The investment portfolio plays a significant role in liquidity management, whether by helping to mitigate liquidity risk on the balance sheet or as a means to manage excess liquidity. By managing the underlying mix of investments and their cash flows, you can build an effective liquidity tool for your community financial institution.
In the past few months, I’ve spoken with a lot of clients and other community bankers about portfolio management following the bond market selloff and the surge in interest rates and market volatility. Based on those conversations, I can tell you that there’s a lot of anxiety, paralysis, and second-guessing out there. If that describes where you find yourself as you contemplate what to do with your institution’s investment portfolio, I can assure you that you’re not alone.
I do what I can to support community bankers through these challenging times. That means a lot of tough conversations, advice, and reassurance. I have one client I speak with regularly who has told me that she appreciates her “therapy sessions” with me.
If I had to boil down all those conversations, it would come down to this: “Chris, I’m not really sure what to do with the investment portfolio right now. I don’t need to invest as much as I have been, but I still need to put some funds to work, and I’m a little unsure how to proceed. Honestly, I sometimes feel paralyzed when making portfolio management decisions because I don’t want to compound what’s already happening.”
Let me share some thoughts and advice with you – a Bond Investment Mentor “heart-to-heart,” if you will. So step into my office, have a seat (or lay back on the therapy couch if that’s better for you), and let’s have a chat.
First, it’s important to remember that you’re not alone, as I mentioned before. When times get tough with the bond markets and the investment portfolio, it’s easy to feel like you’re in this on your own. But I can assure you that everyone is in the same boat.
I also want to remind you that this isn’t the first time that conditions have gotten wild. It was only a couple of years ago that we were dealing with a major collapse in rates following the COVID outbreak. Then, the Fed acted aggressively to cut rates, and the market was rallying hard, with the 10-year Treasury rate eventually bottoming out around 0.53%.
When these situations happen, and they will happen again, what’s most important is to stick to the fundamentals and play defense with the portfolio. What do I mean by that? Well, let me share five portfolio management tips to help when conditions are challenging.
5 Portfolio Management Tips for Trying Times
Tip #1: Always Start with Your Balance Sheet
It can be easy to get caught up in the moment-to-moment gyrations of interest rates, the Fed, yield curves, and the like. These things are important, but the rate environment is still secondary to what’s happening on your institution’s balance sheet and its risk exposures. That’s why you want to start with the balance sheet first.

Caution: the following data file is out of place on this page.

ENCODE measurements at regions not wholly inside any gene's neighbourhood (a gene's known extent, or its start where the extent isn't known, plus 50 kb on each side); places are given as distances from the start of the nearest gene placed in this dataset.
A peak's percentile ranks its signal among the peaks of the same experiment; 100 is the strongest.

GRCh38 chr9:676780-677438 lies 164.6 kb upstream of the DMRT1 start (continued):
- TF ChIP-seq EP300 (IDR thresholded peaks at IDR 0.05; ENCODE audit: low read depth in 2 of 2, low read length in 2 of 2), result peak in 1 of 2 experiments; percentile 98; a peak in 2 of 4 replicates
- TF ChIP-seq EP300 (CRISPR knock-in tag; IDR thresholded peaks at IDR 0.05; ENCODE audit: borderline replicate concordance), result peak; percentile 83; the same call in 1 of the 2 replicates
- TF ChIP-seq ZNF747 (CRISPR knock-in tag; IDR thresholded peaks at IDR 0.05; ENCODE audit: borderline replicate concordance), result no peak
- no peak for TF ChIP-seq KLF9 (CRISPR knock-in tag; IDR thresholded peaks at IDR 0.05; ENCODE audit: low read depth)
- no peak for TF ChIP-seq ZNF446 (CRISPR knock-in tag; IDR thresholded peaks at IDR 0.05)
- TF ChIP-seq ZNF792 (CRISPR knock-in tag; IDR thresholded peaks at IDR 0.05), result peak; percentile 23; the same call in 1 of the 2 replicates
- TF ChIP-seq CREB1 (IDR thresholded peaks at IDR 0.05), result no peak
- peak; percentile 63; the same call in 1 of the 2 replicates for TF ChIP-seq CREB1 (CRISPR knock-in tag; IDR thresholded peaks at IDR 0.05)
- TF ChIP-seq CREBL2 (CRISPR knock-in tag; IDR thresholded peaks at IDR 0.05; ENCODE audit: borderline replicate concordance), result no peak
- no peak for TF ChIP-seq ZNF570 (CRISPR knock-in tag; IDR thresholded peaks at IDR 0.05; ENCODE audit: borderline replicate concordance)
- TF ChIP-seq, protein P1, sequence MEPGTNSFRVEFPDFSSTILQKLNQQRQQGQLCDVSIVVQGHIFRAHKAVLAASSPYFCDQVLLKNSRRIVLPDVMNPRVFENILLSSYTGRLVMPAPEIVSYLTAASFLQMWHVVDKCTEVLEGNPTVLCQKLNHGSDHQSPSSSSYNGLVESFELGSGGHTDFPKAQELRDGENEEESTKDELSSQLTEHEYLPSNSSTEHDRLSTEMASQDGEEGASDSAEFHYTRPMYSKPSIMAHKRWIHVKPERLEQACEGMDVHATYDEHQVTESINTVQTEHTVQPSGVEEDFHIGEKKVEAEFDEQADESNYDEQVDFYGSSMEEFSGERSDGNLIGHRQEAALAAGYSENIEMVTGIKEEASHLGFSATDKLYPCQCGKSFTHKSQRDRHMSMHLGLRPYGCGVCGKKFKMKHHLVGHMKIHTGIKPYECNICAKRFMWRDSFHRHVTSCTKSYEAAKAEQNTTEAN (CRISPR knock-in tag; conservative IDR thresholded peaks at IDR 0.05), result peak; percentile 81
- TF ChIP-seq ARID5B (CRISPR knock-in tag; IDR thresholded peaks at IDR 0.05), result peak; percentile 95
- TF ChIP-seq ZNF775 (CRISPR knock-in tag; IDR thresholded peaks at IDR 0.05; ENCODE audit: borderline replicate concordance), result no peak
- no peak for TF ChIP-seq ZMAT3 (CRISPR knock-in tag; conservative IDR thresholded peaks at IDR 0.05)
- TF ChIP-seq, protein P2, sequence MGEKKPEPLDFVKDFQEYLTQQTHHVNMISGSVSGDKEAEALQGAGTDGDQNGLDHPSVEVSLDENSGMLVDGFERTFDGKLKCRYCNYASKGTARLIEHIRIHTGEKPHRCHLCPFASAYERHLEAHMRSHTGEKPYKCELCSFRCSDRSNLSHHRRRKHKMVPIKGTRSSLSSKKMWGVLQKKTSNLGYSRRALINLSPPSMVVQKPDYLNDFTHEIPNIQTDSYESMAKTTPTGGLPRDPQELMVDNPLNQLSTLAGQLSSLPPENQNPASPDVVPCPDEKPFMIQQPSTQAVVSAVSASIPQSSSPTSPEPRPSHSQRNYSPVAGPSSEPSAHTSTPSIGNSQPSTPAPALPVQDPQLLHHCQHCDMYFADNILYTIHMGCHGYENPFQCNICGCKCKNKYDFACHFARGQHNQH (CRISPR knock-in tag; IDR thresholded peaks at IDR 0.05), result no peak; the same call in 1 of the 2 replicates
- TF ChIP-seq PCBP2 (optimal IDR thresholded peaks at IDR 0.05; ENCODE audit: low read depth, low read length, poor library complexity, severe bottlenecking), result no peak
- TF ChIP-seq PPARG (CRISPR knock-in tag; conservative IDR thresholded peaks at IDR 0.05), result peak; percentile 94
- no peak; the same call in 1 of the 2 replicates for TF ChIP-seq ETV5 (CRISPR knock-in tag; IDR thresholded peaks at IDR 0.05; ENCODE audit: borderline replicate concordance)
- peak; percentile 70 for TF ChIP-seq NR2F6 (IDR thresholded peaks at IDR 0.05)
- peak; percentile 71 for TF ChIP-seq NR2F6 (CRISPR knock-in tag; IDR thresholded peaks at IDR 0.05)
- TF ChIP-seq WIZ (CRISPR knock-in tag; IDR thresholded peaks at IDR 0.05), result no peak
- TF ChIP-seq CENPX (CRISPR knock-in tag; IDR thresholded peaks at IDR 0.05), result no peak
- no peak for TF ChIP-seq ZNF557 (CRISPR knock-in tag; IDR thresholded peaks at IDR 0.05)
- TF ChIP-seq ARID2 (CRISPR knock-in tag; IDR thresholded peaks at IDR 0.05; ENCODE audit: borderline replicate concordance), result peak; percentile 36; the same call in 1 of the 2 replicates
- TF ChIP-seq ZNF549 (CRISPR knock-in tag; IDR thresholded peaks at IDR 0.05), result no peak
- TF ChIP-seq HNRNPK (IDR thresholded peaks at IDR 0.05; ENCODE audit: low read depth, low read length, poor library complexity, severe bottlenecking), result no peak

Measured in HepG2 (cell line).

For example, what’s happening with your institution’s liquidity risk and interest rate risk? How have they changed in the past few quarters? What risk exposures do you have on those fronts? I can tell you that liquidity is getting much more attention on the regulatory front, particularly since the market values of bank and credit union investment portfolios have fallen.
What’s happening with your loan and deposit growth? Have the trends changed there recently? As you consider these factors, they will help you to maintain a steady course when it comes to investment decision-making.
I periodically see security offerings from brokers that are described as “great opportunities” or “great values.” And in some cases, I’d have to agree. But what’s important to remember is that an investment candidate is only a great opportunity if it fits with what you’re trying to do on your balance sheet. If not, then it’s time to move on. It might be someone else’s opportunity or value, but it’s not yours.
Tip #2: Focus Beyond Today When Making Portfolio Management Decisions
You may not realize this, but you’re really managing two portfolios – the securities you own today and those you’ll hold in the future. The investments you purchase today are likely to be with you for a long time. And during that time, the economy, the market, and the interest rate environment will change.
When that happens, you may find that your investment changes, too. Suddenly, that great investment you purchased has morphed into something you don’t recognize and is dragging down the whole portfolio.